A Tale as Old as Time – An analysis of negative stereotypes in Disney Princess Movies

Jolene Ewert, Montana State University

Full manuscript: www.kon.org/urc/v13/ewert.html

Abstract: The Disney Corporation has been entertaining families with animated films since the 1930s. Disney princesses have gained notoriety over the years and even received their own line of products in the 1990s. Disney princess movies and related products have brought in billions of dollars through sales. Disney is a household name, and children all around the world are familiar with the movies. Through content analysis, this study examined the ways in which negative stereotypes are reinforced in Disney princess movies and the effects those stereotypes have on young, impressionable minds.

Introduction This study focused on the top ten grossing Disney princess movies of all time. These included: Snow White and the Seven Dwarfs (1937), Cinderella (1950), Sleeping Beauty (1959), The Little Mermaid (1989), Beauty and the Beast (1991), Aladdin (1992), Mulan (1998), Enchanted (2007), The Princess and the Frog (2009), and Tangled (2010). Each movie was analyzed for its content regarding gender, race, and social class. The princess in each movie was also studied for characteristics and attributes indicating how a “normal” girl looks and behaves. A timeline was implemented to monitor the progress made in depictions of characters over time. The results were then compared with previous research on the topic.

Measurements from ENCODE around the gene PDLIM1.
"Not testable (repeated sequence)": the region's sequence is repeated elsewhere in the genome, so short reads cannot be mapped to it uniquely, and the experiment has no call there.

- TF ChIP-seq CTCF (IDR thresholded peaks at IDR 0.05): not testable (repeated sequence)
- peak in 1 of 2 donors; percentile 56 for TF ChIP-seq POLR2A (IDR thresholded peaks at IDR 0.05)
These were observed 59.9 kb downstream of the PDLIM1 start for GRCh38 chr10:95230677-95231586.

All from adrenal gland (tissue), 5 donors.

This research is important because children view these stereotypical roles as the right and only way to behave. As researchers England, Descartes, and Collier-Meek (2011) discussed, these commonly portrayed characteristics suggest that “some gendered characteristics are not permissible for the prince or princess to display” (p. 563). So, a prince will not show a loss of power or outcry of emotion, and a princess is unlikely to be seen as a hero or be put into a position of power. If young children see these characters as the norm, their reality becomes skewed. The same applies to the race and social classes depicted in the films. If children don’t look or live like those they see on the screen, they often see something wrong with themselves and develop self-esteem issues.

Read the full manuscript: www.kon.org/urc/v13/ewert.html